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The second victim on Syfy’s makeup competition series FACE
OFF, Nicholas “Nix” Herrera, met his maker after he and fellow competitor Jerry
Macaluso (in the bottom two for the second time in a row) failed to sufficiently
waterproof their turtle-human hybrid.
FANGORIA: What were you doing before being cast on FACE OFF?
NICHOLAS “NIX” HERRERA: I’m actually a freelance artist. I’m
known for my body painting, but I got my start in the haunted-house industry
back in 1989. So during the summertime I body-paint, and then from fall to
winter is all Halloween. I actually had some of my work in FANGORIA back in
2000, from a local haunted house here in Orlando called Skull Kingdom. So it’s
pretty cool talking with you guys now, 12 years later.
I’ve been here for the last 20 years. Orlando has been the
best place for me to be. It’s where I got my start in the industry. I started
out as this character at a year-round haunted house, and that’s where I pretty
much learned the trade, from the FX artist putting a bald cap on me every day
and airbrushing me from waist to head. Everyone asks me to move to LA, but
[Orlando] is the perfect pace.
FANG: Are you self-taught?
HERRERA: Pretty much—just watching the other artists work on
me, or having the opportunity to work at Universal Studios during Halloween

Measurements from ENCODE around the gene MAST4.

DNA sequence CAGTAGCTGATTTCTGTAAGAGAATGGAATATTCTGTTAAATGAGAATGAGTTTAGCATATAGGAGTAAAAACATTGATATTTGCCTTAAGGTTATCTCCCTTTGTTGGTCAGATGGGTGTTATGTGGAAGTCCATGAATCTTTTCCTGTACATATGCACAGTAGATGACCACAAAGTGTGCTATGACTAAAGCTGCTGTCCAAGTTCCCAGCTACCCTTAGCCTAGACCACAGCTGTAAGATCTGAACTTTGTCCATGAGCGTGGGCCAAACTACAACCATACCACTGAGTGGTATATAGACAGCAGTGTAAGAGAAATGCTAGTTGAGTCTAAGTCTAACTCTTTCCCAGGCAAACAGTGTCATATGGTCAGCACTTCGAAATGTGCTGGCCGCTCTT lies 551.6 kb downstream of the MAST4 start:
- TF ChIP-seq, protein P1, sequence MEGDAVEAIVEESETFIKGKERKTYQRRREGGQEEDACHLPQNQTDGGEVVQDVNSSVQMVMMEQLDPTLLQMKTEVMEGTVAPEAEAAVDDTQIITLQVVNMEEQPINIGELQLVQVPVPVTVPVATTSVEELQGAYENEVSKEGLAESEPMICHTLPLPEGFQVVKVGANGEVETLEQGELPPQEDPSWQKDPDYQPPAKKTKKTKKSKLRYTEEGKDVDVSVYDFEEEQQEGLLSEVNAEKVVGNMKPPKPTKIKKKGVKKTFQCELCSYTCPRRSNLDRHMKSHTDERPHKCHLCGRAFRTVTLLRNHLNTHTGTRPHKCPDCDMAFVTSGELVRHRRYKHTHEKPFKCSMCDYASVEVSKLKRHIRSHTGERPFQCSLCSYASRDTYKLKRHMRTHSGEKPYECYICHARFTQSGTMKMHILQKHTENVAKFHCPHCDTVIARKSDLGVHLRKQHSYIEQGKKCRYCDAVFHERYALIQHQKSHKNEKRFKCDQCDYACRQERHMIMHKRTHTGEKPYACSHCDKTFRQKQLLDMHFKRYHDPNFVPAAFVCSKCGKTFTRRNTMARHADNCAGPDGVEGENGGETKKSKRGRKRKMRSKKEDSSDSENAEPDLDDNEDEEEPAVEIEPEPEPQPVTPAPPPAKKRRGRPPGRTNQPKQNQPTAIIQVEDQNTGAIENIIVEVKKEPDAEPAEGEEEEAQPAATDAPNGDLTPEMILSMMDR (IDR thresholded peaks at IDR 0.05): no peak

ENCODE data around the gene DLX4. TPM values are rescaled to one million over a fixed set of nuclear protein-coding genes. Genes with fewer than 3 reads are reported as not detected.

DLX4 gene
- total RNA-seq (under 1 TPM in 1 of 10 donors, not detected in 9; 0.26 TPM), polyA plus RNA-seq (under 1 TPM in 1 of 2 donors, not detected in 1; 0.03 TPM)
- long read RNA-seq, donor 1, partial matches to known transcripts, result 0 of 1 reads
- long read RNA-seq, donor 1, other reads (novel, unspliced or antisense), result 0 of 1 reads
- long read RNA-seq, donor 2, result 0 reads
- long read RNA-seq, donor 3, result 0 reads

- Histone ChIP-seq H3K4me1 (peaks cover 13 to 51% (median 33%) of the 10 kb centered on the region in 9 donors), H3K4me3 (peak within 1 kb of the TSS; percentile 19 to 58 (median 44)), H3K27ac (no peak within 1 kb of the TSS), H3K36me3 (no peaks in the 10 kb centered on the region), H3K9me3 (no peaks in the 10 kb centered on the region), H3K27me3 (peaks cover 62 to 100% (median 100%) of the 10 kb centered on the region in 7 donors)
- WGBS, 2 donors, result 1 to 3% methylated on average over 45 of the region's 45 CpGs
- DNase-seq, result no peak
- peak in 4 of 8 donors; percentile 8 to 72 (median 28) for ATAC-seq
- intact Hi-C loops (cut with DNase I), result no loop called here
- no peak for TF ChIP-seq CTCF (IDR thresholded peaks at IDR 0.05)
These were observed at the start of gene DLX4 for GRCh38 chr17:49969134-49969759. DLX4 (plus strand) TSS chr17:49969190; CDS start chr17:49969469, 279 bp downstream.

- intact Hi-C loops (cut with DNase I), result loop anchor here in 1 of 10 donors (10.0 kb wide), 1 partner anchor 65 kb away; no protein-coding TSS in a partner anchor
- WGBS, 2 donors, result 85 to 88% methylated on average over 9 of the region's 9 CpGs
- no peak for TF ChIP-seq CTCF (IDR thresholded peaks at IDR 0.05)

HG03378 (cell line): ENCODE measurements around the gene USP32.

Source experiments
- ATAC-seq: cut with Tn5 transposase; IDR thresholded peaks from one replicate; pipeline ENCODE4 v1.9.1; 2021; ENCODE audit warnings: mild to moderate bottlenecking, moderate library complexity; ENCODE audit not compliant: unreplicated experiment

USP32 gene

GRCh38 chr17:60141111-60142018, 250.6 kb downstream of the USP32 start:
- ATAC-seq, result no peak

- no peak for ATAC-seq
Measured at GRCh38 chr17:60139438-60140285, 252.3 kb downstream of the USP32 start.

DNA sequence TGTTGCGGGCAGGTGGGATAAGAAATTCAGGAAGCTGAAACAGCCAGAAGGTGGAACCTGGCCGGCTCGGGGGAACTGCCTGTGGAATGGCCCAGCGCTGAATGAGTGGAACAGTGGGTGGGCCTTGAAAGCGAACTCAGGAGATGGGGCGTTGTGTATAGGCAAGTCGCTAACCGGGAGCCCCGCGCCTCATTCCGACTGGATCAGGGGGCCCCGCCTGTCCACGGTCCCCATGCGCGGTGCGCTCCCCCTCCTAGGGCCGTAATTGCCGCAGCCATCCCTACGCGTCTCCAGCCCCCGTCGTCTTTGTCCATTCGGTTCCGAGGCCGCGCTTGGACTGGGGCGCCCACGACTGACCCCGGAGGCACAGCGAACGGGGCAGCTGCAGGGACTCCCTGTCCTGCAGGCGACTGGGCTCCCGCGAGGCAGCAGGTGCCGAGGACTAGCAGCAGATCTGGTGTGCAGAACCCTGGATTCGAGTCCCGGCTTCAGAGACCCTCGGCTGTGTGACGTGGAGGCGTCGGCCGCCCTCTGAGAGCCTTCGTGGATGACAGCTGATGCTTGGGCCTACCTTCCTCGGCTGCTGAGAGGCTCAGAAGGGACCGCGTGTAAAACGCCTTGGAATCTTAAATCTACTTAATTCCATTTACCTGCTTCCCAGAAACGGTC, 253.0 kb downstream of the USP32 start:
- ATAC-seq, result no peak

Horror Nights, or Grinchmas. I was fortunate enough that people saw something
in me worth taking a minute to teach me. It’s ironic, because my mentor, Bill
McCoy, ended up teaching at Joe Blasco, and the girl I’ve been dating for the
last six years, before I met her, went to Joe Blasco and had Bill as her
teacher. I’m just so fortunate to have very good friends.
FANG: There’s a lot of production down South; have you also
been working on commercials and TV shows? Or is it mainly body painting for
haunted house-type stuff?
HERRERA: It’s pretty much split between the two. I haven’t
done a whole lot of work on films. It’s mostly the body painting. I do a lot
for celebrity parties, or competitions, promotions for Budweiser and different
companies. And then from August until November, I actually go overseas and work
for a theme park called Ocean Park in Hong Kong. It’s one of Asia’s biggest
haunted attractions, which is really cool. It’s very different with the horror
fan base in Asia, because they’re more about taking photos with the characters
rather than being scared by them. Which makes a makeup artist’s job that much
more difficult, because it’s being captured on film. For instance, there’s a character
called “Kappa” who has a bowl of water on his head, and to defeat him you have
to bow, so he pours the water out. And you look at this character and think